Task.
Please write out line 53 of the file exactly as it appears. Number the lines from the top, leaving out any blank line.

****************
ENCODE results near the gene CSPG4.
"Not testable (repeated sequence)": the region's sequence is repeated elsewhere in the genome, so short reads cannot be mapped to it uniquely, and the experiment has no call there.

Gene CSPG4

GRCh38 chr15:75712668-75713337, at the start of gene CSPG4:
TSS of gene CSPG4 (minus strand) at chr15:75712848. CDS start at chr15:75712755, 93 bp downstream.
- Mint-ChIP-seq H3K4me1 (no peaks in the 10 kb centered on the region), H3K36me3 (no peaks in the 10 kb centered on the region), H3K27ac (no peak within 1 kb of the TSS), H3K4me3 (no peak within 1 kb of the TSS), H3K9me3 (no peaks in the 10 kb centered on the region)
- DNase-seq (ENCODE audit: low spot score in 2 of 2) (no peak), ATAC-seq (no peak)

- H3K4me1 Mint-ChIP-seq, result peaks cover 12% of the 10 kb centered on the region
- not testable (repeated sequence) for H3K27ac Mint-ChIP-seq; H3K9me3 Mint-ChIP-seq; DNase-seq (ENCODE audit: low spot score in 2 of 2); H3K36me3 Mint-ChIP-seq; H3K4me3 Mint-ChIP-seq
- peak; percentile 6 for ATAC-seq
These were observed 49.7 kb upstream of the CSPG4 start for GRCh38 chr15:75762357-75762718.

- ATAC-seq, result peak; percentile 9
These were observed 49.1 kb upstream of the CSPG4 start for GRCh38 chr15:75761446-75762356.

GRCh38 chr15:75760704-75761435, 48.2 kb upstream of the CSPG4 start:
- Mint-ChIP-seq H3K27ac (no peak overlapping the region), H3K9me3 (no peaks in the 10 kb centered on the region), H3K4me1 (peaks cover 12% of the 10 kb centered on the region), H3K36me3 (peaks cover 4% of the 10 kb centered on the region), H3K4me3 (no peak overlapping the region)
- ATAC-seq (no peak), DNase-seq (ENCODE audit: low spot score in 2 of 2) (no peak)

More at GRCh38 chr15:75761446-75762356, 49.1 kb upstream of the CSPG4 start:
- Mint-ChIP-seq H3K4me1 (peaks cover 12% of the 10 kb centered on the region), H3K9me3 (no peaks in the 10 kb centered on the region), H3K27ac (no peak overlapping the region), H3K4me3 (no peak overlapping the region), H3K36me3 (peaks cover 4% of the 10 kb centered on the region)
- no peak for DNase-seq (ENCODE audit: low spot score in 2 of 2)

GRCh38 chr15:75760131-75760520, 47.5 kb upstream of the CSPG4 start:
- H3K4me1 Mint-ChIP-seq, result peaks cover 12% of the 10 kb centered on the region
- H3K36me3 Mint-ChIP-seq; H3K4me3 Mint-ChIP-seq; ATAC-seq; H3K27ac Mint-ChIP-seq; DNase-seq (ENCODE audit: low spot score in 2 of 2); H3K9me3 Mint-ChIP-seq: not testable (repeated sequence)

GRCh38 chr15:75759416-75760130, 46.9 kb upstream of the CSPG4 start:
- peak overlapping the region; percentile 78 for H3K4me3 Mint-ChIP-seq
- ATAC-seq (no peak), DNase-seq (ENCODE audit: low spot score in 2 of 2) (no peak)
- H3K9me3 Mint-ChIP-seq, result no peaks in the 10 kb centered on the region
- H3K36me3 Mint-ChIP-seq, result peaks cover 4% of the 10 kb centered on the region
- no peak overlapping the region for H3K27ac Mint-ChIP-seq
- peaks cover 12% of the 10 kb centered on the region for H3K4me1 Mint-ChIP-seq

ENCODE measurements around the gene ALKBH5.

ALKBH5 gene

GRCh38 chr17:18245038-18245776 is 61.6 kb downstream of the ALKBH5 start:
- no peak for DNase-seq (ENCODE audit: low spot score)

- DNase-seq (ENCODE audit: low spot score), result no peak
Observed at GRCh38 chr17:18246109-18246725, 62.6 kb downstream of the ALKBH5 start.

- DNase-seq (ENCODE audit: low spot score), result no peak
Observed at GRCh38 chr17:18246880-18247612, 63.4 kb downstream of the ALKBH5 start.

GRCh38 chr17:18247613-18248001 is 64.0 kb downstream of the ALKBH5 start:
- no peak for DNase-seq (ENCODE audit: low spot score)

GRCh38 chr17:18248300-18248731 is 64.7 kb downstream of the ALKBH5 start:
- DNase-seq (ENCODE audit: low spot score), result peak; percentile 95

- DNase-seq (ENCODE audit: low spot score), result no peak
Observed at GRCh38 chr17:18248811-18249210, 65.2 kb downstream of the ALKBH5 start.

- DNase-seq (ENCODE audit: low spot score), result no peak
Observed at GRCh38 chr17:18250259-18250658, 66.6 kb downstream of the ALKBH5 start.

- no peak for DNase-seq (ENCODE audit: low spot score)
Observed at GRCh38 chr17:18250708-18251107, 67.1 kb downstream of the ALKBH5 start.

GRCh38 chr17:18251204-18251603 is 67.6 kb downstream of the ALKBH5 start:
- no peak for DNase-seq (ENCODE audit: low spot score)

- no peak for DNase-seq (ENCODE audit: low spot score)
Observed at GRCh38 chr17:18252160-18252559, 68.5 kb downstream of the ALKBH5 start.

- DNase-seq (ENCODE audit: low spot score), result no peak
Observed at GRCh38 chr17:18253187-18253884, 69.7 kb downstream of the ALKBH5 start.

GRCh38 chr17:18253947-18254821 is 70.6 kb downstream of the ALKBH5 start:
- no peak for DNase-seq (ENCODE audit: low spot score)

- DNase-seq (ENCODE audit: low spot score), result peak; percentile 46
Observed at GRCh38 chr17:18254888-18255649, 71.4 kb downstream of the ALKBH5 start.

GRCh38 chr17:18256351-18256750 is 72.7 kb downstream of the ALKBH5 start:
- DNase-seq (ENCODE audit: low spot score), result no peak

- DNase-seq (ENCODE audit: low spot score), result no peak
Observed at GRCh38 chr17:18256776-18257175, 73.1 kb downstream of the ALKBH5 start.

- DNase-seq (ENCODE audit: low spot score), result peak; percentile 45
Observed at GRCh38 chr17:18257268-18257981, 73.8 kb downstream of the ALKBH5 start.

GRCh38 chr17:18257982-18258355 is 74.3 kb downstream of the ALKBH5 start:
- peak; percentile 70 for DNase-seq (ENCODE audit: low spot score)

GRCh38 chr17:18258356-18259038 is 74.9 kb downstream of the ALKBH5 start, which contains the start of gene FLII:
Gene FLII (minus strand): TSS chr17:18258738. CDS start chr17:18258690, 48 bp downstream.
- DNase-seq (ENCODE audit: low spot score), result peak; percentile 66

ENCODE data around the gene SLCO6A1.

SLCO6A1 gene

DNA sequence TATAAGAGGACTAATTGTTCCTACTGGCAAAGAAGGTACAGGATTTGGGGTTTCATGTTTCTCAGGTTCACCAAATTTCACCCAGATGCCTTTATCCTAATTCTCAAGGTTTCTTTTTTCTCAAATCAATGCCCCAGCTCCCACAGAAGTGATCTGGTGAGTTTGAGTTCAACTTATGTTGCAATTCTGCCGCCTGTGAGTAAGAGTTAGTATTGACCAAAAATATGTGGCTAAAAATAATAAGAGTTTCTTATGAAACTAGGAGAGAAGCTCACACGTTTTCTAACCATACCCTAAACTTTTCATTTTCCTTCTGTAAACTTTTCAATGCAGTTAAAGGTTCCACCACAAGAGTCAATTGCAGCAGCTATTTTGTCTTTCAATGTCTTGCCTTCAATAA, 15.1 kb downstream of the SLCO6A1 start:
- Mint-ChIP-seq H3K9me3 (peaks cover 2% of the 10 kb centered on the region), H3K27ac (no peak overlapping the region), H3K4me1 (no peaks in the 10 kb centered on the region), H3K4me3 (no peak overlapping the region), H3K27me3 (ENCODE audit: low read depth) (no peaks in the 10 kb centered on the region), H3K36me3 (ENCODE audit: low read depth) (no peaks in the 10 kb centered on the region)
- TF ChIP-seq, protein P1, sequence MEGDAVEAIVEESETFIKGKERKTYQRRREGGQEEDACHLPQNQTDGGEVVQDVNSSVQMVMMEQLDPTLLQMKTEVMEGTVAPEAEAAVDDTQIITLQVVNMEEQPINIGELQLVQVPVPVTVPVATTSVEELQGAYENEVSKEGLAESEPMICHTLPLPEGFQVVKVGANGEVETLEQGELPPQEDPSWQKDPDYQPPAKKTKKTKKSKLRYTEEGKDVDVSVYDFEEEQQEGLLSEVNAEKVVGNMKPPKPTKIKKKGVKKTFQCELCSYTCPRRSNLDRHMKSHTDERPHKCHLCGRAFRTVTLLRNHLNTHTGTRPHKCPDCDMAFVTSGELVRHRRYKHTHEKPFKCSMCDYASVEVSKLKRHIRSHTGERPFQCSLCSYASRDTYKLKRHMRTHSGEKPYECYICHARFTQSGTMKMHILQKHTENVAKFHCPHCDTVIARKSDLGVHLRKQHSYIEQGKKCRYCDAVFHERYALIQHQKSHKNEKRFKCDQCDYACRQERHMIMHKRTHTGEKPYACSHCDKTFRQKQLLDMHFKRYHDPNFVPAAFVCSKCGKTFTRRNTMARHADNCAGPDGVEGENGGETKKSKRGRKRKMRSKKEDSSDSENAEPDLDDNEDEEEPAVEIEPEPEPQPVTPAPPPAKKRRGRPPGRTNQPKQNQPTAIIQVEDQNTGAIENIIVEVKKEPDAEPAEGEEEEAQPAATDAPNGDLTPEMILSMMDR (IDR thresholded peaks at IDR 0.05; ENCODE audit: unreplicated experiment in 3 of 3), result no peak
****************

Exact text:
Observed at GRCh38 chr17:18253187-18253884, 69.7 kb downstream of the ALKBH5 start.